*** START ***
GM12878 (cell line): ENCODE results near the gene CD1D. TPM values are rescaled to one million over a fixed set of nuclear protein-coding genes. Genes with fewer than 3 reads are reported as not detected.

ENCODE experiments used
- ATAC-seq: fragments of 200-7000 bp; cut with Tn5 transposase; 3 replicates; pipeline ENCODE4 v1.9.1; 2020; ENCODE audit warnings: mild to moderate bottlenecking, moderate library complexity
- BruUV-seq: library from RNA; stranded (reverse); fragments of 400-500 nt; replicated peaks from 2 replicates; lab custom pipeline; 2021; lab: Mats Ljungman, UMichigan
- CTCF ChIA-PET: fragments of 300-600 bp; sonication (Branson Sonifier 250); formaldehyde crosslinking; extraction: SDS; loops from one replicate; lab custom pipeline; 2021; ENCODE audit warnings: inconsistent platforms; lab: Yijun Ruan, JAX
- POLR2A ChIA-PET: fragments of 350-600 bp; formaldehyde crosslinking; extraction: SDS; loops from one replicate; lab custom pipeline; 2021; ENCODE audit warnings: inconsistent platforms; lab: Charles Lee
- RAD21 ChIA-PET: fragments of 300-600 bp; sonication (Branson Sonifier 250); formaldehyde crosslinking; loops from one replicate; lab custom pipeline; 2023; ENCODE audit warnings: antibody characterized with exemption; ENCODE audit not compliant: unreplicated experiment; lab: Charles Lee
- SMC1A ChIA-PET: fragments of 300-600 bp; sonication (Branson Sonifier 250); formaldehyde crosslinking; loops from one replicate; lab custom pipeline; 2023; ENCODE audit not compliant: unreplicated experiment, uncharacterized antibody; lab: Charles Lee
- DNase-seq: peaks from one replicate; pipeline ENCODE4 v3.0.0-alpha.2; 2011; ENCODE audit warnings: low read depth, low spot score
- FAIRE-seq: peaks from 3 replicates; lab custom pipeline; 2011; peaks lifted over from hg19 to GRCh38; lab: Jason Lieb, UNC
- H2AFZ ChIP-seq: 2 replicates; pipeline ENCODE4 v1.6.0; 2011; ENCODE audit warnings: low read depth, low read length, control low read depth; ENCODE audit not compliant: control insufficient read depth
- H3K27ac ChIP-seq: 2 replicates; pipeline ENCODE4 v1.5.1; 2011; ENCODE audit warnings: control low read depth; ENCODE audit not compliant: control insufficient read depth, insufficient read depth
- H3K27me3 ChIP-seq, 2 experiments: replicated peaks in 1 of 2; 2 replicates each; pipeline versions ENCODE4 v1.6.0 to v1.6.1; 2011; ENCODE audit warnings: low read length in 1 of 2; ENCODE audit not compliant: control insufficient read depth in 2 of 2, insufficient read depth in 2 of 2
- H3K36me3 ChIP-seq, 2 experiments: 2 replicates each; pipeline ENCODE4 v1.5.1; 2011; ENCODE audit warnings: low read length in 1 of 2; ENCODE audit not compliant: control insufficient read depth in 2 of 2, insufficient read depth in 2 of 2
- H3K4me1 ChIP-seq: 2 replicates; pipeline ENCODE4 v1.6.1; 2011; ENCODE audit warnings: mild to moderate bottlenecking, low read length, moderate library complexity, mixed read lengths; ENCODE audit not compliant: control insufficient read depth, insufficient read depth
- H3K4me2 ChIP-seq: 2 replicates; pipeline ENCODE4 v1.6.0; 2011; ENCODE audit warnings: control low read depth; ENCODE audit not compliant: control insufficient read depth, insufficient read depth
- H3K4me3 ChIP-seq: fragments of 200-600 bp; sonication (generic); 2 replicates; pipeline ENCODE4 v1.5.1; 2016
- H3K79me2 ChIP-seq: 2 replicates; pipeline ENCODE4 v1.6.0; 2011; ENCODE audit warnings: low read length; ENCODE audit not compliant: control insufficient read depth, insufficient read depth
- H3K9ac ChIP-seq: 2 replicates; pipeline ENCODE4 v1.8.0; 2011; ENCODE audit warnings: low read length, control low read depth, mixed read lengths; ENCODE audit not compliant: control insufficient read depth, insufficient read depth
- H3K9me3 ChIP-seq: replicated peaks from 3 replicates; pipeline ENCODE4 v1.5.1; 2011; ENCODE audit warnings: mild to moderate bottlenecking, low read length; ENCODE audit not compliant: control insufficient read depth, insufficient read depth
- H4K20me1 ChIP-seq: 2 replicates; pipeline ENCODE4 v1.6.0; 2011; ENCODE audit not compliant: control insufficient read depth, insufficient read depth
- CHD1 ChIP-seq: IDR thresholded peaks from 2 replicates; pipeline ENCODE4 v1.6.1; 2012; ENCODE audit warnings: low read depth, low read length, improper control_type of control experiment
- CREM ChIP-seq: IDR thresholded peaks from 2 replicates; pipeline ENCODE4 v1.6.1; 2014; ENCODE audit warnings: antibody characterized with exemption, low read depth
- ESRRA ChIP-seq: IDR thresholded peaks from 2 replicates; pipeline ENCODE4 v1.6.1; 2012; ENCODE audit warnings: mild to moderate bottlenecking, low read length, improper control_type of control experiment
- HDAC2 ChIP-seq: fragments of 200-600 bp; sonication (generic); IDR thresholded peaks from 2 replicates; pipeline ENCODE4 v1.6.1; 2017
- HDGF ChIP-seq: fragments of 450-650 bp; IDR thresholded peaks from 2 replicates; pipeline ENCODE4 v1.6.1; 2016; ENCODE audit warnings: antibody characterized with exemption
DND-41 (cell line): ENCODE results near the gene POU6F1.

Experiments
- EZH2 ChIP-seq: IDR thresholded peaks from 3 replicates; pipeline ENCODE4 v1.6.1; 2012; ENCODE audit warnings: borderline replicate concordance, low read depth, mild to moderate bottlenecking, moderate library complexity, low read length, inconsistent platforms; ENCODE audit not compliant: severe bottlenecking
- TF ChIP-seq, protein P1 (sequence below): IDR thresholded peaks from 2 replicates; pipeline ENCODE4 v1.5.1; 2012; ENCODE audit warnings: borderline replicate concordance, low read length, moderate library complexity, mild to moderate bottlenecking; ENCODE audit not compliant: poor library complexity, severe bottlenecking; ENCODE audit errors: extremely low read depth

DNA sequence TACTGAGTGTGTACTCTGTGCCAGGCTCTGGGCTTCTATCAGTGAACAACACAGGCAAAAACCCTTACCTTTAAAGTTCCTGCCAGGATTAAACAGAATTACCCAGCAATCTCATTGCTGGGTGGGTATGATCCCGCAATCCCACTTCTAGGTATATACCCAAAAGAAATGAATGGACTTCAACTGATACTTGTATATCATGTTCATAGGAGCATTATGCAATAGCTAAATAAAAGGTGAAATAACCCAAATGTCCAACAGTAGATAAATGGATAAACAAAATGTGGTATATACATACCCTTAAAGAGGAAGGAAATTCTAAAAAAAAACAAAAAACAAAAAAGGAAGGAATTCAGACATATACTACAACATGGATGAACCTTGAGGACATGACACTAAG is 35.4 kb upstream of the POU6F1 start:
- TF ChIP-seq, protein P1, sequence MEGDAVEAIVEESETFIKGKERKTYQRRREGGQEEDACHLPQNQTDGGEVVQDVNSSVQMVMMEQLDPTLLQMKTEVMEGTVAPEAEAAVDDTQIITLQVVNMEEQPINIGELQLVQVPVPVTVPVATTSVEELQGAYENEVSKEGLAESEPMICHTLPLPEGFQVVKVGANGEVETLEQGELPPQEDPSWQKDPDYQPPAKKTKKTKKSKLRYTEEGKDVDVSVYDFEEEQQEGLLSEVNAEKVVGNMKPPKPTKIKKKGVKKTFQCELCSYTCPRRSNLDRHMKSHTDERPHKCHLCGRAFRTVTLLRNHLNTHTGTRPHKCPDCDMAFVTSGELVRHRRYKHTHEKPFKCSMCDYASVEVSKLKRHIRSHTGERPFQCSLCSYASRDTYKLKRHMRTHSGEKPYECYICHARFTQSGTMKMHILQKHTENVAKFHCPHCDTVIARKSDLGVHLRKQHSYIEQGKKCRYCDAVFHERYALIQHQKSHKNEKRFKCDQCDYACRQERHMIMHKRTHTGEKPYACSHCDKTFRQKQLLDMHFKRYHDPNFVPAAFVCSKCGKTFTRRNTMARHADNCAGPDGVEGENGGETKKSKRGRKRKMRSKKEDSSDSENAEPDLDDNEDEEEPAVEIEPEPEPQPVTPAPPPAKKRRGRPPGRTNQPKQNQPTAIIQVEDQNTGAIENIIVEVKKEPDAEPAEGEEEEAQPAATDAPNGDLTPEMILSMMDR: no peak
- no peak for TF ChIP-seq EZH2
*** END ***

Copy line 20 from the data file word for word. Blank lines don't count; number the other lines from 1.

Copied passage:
- H3K9me3 ChIP-seq: replicated peaks from 3 replicates; pipeline ENCODE4 v1.5.1; 2011; ENCODE audit warnings: mild to moderate bottlenecking, low read length; ENCODE audit not compliant: control insufficient read depth, insufficient read depth